Opinion: Cancel midterms

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Credit: Genevieve Morrison

WSPN’s Genevieve Morrison discusses the need to cancel the upcoming midterm exams in math and science courses.

Genevieve Morrison

Midterms were a debated topic before, but the recent COVID-19 surge has shifted the situation dramatically. With the omicron variant ravaging Wayland High School, keeping midterms would be detrimental to students.

The Wayland School Committee recently shortened the required quarantine period from ten days to five days. Even so, this is a significant span of time to miss school. Missing even one day of school brings a daunting amount of catch-up work. Especially now, two weeks away from midterms. If you miss a full school week’s worth of instruction, you are at a clear disadvantage when exams roll around.

It’s also blatantly unfair to require that students miss this amount of school with essentially no option for virtual instruction. Administration has been clear that there will be no online option for classes, instead suggesting that you work with your “counselor to coordinate your schoolwork.” This is a nice notion, but at the end of the day, there’s not much a guidance counselor can do to replicate five whole days absent from school. This is not a hit at their abilities, it’s just simply impossible to catch a student up without them first falling behind. In this timeline, students just can’t afford that.

With this in mind, many WHS students are terrified of testing positive. Not for the health effects, but because they are afraid to miss school. Many parents are now opting their students out of pooled testing, fearing that if their child tests positive, they will be stuck between a rock and a hard place when Jan. 27 comes.

Due to the current shortage of at-home tests, if students are not getting pool tested, this means that they are not getting tested. Every day, students are attending school and extracurriculars with COVID-19 unbeknownst to them. If they are asymptomatic, which 40% of COVID-19 positive people are, they won’t even attempt to get tested. Who knows how many people will be infected due to this carelessness. A couple of exams are not worth risking the health and wellbeing of our entire school community.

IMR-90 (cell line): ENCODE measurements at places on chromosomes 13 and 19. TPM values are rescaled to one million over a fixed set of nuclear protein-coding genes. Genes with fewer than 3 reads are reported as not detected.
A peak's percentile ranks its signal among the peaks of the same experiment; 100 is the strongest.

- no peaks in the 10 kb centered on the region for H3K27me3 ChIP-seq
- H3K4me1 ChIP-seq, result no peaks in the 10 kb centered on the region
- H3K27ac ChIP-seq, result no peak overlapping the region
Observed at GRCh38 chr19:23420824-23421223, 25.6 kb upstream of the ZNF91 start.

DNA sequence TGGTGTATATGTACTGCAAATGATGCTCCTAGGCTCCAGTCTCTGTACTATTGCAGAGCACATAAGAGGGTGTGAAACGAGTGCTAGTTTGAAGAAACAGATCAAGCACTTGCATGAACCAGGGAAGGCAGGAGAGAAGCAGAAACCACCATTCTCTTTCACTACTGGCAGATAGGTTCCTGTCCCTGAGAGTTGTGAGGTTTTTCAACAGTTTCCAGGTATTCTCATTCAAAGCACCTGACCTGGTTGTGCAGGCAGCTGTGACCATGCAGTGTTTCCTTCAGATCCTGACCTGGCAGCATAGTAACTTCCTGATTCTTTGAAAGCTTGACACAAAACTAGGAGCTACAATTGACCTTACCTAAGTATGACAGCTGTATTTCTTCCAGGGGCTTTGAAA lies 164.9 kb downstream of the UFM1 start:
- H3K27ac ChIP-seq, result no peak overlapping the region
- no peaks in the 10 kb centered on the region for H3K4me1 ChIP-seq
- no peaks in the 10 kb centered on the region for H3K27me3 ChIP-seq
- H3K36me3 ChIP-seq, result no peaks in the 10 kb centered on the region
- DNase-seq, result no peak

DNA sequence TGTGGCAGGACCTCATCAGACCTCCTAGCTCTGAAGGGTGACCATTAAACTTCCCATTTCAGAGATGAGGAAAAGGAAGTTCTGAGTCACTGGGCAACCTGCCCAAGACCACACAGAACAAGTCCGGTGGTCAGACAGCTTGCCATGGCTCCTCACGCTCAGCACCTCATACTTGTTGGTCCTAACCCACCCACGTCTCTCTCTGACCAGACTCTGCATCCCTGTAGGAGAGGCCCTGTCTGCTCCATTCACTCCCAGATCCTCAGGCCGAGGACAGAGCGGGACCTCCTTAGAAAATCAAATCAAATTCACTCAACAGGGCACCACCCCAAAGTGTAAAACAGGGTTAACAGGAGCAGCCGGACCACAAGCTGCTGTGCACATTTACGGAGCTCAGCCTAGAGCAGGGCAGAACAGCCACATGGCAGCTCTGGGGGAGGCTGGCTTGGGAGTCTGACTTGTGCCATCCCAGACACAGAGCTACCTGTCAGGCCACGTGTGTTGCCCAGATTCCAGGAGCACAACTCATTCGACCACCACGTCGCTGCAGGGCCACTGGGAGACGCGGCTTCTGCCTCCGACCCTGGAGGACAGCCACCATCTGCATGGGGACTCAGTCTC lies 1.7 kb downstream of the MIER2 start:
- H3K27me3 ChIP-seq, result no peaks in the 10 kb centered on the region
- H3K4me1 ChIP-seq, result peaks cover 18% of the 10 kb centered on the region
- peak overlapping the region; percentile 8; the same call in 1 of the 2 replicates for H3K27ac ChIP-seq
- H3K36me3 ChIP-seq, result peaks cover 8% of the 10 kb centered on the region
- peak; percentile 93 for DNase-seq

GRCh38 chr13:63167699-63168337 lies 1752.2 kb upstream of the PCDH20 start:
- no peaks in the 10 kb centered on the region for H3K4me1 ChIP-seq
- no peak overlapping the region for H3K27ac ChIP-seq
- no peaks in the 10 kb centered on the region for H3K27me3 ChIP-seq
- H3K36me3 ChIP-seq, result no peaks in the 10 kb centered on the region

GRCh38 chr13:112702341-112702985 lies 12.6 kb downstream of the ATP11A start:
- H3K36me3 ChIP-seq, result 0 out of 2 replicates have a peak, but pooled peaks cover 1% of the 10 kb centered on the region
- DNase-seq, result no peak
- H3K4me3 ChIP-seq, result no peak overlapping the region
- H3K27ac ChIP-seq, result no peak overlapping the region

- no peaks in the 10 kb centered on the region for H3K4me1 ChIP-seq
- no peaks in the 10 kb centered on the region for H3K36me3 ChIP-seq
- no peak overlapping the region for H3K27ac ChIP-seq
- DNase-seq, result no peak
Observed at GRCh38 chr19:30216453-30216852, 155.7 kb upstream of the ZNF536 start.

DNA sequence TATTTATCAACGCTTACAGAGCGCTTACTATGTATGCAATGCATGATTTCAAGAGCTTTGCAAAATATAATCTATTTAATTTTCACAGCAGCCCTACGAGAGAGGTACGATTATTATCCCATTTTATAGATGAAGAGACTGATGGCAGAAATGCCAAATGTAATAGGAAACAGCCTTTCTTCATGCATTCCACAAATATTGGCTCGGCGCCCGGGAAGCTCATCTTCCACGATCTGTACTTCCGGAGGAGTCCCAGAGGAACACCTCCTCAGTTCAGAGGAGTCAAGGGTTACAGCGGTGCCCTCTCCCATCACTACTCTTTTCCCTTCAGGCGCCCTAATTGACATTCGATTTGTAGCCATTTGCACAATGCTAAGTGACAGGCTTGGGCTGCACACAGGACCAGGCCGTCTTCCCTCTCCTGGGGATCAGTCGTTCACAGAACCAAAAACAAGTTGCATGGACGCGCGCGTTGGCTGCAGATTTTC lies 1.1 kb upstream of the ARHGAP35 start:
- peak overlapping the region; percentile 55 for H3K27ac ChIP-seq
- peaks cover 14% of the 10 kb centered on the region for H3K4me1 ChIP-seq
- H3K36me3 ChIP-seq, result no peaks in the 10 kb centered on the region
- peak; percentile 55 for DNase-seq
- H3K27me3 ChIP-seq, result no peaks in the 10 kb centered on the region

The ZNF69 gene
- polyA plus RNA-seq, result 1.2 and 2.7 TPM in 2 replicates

Aside from the stress of midterms, students are now faced with a separate problem: the week before. Many teachers want to test their students on their current unit before midterms. Subjects that don’t have midterms will also be testing normally. This means that in the week before midterms, most students will have tests in every subject and will have to study for those tests as well as midterms.

Teachers that aren’t administering a midterm are stuck in a unique situation. As we approach the end of the quarter, many want to wrap up the semester with assessments. However, since they cannot give assessments during midterms, they have to test the week before. They still have designated “testing days” that they must adhere to, which creates an unyielding timeline. The fact that next week is a four-day week only further restricts this. As a result, teachers are rushing to test their students before the semester ends, perhaps prematurely.

A main argument in favor of midterms is that they prepare students for college. The concept of exam week is structural to university testing, and by replicating this process at WHS, students will be prepared when they enter higher education. However, this argument is irrelevant now. Upperclassmen at Wayland have already experienced exam week, and they know how to study as well as strategies to test-taking. It’s true that freshmen and sophomores have yet to take any cumulative exams, but it’s not now or never. They still have several years of high school left, and midterms this year is not their last opportunity to take a test like this.

I’m not saying we should never have exam week again. I’m saying that holding midterms under these conditions would be unfair.

This late in the game, many think it’s better for administrators to stick to their guns and for students to just power through midterms. However, this is easier said than done. Midterms count for 10% of your final grade in the class. Doing poorly on a midterm can be devastating to your grade point average and your transcript. It’s unfair to make students take a high stakes test under this amount of duress.

While it seems like this is out of our control as students, it’s not a lost cause. Our school wants the best for us, so it’s our job to vocalize our concerns. Students, use your voice and urge administrators to cancel midterms. Staff, listen to us and know that our misgivings aren’t based on laziness, but a realization of what we know is best.